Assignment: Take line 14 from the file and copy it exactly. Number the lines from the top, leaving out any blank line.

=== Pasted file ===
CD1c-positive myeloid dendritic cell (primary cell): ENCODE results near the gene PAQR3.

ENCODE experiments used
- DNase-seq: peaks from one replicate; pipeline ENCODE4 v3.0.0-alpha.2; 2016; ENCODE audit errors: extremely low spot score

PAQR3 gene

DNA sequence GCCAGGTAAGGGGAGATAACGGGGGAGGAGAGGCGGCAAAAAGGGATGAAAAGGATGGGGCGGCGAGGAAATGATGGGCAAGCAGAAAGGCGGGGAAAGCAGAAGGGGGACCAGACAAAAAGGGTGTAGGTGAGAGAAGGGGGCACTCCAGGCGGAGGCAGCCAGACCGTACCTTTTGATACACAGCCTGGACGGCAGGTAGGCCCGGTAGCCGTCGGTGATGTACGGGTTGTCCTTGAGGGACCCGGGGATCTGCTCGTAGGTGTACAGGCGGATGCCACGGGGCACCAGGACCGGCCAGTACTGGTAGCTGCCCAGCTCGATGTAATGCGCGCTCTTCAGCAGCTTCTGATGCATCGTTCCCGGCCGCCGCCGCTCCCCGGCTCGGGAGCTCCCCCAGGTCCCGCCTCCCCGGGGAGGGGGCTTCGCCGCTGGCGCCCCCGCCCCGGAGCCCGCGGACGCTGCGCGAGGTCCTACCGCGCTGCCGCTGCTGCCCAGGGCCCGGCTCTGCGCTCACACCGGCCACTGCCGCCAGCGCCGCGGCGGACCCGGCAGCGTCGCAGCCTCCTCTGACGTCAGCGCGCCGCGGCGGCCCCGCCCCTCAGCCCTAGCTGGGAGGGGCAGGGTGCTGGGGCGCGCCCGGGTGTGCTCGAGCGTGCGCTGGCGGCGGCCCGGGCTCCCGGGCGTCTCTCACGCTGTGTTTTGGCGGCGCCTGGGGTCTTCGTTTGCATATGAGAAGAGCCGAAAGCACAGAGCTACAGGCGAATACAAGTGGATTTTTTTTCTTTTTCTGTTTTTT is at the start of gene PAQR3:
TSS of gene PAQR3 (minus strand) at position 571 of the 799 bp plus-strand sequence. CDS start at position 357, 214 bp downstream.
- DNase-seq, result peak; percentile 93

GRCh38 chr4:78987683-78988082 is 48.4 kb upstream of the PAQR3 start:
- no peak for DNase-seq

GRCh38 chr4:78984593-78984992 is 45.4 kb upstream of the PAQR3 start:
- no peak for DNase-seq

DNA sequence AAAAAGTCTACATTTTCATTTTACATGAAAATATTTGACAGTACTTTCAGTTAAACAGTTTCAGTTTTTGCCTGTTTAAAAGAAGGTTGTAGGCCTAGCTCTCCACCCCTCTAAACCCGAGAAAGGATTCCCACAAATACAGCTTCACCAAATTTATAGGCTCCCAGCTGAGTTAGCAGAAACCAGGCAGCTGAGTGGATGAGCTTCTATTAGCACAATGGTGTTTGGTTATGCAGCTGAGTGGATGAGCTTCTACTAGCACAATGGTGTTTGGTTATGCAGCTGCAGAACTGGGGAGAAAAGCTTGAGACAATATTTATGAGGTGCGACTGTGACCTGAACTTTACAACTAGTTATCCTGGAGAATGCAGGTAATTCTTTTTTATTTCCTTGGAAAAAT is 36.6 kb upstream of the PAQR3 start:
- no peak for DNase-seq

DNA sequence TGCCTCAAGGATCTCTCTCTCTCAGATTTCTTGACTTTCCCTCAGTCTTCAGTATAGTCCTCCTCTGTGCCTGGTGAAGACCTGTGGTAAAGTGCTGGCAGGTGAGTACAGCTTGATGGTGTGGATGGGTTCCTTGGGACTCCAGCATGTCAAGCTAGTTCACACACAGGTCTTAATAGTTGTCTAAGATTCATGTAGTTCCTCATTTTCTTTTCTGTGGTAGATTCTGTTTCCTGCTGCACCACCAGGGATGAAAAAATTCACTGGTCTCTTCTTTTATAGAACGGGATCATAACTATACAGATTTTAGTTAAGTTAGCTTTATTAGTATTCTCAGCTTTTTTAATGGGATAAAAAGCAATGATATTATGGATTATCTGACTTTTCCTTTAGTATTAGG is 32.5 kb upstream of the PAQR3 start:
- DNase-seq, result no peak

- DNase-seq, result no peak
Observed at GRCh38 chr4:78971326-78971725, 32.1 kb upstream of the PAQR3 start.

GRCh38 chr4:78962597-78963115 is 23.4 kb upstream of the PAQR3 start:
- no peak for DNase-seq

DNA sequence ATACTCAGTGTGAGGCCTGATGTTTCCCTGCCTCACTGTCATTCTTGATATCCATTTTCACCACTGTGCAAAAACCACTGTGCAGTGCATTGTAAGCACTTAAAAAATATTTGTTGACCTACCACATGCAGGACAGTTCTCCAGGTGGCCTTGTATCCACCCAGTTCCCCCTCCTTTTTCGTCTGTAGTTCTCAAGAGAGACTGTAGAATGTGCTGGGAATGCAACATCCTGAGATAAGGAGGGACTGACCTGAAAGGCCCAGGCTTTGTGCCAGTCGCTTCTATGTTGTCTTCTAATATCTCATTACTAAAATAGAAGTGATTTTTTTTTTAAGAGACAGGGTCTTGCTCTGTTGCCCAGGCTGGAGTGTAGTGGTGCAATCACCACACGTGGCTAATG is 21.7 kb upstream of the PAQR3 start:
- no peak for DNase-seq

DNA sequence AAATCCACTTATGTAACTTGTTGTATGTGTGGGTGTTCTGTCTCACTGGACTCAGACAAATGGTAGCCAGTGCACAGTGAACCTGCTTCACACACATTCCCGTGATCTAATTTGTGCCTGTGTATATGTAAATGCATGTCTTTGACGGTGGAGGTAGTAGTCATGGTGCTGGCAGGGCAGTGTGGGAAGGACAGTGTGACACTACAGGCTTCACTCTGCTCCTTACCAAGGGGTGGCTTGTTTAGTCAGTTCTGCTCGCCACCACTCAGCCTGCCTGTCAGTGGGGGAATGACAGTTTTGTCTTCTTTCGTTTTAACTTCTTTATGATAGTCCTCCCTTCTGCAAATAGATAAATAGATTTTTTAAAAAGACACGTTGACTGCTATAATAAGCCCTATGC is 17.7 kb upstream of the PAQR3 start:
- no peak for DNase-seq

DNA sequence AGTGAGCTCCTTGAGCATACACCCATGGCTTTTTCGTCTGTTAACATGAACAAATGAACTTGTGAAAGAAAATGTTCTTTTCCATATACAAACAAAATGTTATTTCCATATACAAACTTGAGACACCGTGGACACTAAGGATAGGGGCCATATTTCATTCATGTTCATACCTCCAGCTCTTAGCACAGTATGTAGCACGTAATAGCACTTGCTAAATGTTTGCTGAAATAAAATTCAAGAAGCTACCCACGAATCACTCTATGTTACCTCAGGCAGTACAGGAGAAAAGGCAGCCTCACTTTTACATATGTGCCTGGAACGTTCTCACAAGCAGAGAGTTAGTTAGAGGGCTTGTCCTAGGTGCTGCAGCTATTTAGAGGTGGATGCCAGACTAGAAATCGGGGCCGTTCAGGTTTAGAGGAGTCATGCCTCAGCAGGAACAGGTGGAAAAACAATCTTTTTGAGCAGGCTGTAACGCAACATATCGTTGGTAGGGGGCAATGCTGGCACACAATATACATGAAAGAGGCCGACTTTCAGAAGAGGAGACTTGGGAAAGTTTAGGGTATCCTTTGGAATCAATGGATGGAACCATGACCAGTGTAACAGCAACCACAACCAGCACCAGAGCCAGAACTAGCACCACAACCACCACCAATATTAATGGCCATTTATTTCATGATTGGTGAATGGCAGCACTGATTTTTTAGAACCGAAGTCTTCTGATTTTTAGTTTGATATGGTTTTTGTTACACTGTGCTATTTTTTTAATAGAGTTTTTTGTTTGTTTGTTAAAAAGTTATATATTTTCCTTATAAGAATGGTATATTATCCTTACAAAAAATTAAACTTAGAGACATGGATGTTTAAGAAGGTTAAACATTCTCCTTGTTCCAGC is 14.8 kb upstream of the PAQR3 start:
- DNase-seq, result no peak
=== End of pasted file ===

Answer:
DNA sequence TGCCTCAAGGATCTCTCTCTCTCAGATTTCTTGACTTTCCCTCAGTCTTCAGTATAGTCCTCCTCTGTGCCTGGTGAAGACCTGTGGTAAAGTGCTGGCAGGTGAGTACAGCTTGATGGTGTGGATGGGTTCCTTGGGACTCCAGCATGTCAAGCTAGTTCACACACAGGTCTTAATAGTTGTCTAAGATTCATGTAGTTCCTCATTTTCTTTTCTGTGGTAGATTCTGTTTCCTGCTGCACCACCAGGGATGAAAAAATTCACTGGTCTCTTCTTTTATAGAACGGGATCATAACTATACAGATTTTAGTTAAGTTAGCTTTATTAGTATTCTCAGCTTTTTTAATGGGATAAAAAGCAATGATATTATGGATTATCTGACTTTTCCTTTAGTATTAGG is 32.5 kb upstream of the PAQR3 start: